Waldo Spring is five miles SW of Perry, 1¼ miles down a dirt that turns west off County Road 359, 4.5 miles south of the intersection of 359 and U.S. 98.
At the intersection of U.S. 27 and U.S. 98 in Perry, drive west onto U.S. 98 toward Newport. Pass the Waco Country Kitchen at 0.7 miles, and at 1.3 miles you come to Golf Course Road, also known as County Road 359. Turn south (left), passing a golf course (3.6 miles). After another 0.2 miles you cross a bridge, and at 4.5 miles you see a dirt road on your right. (Another 20 seconds of driving and you will have overshot, ending up at Puckett Road.)
Turn right on the one-lane dirt road and go through the gate and across the grate in the road. The first few hundred yards are rough going but after that the road is well graded, with holes here and there. You pass planted pines and small oaks. Go 1¼ mile and you will pass across another grate, arriving at the dirt parking area.
For maps, latitude/longitude data, driving directions, satellite imagery, and topographic representations as well as weather conditions at this spring, go to Greg Johnson's informative "Florida Springs Database" web site at the following address: http://www.ThisWaytothe.Net/springs/floridasprings.htm#Florida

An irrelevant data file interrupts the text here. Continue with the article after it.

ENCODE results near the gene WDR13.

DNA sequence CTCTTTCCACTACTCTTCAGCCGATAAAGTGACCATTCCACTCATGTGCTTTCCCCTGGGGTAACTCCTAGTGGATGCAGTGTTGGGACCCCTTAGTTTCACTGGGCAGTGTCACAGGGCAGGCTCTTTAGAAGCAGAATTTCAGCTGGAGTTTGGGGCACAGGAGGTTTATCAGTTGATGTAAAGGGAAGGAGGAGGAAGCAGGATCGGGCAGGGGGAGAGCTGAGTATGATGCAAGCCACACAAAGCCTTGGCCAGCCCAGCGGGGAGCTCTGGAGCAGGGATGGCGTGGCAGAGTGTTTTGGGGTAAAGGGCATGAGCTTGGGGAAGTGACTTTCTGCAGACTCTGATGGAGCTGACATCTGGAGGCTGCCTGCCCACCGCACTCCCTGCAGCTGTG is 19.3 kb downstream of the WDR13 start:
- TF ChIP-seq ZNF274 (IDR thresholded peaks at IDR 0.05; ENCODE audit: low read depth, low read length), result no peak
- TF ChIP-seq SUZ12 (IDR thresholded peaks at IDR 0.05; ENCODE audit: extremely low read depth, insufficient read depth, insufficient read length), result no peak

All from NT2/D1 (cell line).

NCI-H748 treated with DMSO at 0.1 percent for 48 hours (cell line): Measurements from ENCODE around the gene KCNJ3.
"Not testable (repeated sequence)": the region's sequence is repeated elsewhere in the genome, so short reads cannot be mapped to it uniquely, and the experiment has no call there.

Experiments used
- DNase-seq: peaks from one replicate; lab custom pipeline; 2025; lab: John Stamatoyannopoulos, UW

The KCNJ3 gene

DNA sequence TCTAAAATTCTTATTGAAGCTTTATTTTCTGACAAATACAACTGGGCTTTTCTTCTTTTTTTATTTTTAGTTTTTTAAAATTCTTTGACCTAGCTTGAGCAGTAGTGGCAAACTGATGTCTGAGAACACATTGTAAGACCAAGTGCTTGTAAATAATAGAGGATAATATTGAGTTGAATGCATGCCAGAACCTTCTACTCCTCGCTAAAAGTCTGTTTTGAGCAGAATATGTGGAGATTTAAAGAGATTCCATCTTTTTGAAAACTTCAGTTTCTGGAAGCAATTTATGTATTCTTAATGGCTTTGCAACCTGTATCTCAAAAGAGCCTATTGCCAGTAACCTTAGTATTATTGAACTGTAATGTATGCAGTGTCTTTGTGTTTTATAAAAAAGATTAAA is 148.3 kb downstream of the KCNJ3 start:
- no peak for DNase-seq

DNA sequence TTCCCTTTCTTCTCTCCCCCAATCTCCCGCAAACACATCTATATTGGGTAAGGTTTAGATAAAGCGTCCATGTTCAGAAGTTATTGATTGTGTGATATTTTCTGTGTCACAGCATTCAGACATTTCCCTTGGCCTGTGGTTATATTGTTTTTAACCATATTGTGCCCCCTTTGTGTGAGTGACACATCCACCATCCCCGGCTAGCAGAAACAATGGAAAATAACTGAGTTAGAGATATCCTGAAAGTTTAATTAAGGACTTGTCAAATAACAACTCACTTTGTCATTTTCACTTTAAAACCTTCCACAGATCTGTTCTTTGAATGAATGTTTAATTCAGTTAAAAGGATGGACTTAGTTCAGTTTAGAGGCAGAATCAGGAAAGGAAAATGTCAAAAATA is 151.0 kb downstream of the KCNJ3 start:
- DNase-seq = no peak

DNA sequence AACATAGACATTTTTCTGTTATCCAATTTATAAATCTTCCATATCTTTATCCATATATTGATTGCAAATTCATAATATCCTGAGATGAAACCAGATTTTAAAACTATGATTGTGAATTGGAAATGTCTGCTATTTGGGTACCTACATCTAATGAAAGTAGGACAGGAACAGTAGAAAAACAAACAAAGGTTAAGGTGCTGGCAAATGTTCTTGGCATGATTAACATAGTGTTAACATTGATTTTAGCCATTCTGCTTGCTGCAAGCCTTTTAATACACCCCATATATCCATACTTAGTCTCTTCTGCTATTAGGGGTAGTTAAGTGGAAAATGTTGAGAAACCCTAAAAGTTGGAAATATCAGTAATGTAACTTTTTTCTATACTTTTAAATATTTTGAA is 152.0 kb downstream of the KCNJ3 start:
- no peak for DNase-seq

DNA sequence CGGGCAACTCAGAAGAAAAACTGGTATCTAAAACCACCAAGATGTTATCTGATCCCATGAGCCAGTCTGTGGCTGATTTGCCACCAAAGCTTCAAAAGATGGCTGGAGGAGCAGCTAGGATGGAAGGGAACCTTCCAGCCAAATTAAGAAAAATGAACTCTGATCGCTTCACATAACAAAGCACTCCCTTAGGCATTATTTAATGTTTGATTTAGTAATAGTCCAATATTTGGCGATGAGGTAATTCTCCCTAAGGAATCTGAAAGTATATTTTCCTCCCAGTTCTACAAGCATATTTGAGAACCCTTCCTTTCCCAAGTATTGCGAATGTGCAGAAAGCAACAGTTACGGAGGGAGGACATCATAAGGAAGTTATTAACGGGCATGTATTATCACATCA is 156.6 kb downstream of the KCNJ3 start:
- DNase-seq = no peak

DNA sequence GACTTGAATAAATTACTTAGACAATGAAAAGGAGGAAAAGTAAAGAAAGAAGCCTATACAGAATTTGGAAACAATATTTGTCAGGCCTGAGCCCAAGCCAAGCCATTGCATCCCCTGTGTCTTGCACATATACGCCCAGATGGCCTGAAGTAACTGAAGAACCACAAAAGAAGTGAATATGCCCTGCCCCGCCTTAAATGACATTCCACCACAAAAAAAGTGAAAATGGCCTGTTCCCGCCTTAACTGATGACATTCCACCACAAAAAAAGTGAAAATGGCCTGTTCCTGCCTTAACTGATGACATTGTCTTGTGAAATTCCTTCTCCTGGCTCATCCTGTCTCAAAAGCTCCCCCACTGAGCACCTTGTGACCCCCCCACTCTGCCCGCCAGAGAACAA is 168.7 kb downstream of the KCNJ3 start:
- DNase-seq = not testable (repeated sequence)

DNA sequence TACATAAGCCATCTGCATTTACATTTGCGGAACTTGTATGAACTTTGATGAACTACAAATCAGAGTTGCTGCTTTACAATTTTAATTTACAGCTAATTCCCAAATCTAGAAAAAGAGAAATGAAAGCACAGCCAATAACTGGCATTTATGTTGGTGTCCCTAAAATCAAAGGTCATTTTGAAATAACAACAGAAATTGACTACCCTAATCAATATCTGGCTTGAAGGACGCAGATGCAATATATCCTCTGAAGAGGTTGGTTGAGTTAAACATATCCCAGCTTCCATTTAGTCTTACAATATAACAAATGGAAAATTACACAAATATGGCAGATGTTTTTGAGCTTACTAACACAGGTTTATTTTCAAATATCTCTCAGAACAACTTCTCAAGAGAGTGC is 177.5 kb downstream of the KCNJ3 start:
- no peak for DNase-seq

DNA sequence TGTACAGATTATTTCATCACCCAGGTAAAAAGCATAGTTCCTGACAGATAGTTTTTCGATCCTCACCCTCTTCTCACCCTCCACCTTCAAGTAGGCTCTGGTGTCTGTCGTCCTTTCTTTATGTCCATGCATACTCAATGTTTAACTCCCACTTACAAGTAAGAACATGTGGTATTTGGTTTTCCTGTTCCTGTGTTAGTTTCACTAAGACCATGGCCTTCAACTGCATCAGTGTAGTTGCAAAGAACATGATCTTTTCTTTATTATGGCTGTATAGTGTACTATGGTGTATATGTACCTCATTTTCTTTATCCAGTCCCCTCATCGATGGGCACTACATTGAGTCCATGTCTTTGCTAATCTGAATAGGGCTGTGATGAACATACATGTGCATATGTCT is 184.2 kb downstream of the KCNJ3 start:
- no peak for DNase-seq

The main boil is near the rocks blocking the parking area, which consists of two sandy loops around some oak trees. Clear water flows upward from a small hole in the limestone, a few steps from the parking area. The circular spring pool is 10 feet in diameter, and the vent is approximately 8 feet deep. Various small boils or seeps dot the basin. Away from the boil itself, the water is a murky greenish-gray. The run disappears into thick vegetation but the loud sound of rushing water is audible in the distance. The spring run forms a small, shallow pool before flowing into the Fenholloway River about 120 feet to the north.
The land around the spring is owned by Buckeye Cellulose and is open to the public. The spring is a local hangout and is used for swimming, wading, and picnicking. Limestone boulders keep cars from getting too close to the spring.
When RB visited Waldo Spring, the only other person there was a young woman in the company of her Chihuahua, sunning herself as loud country music blared from her truck. She had lived in the area for 11 years, and told RB about the spring. She said that she, her husband, and their friends took pains to haul trash away and clear sand from the boils from time to time. RB visited on a weekday after school had started, but could imagine that the place could be quite a party spot on weekends. When the authors returned to the spring in the winter of 2000, dry conditions had completely stopped the spring flow.
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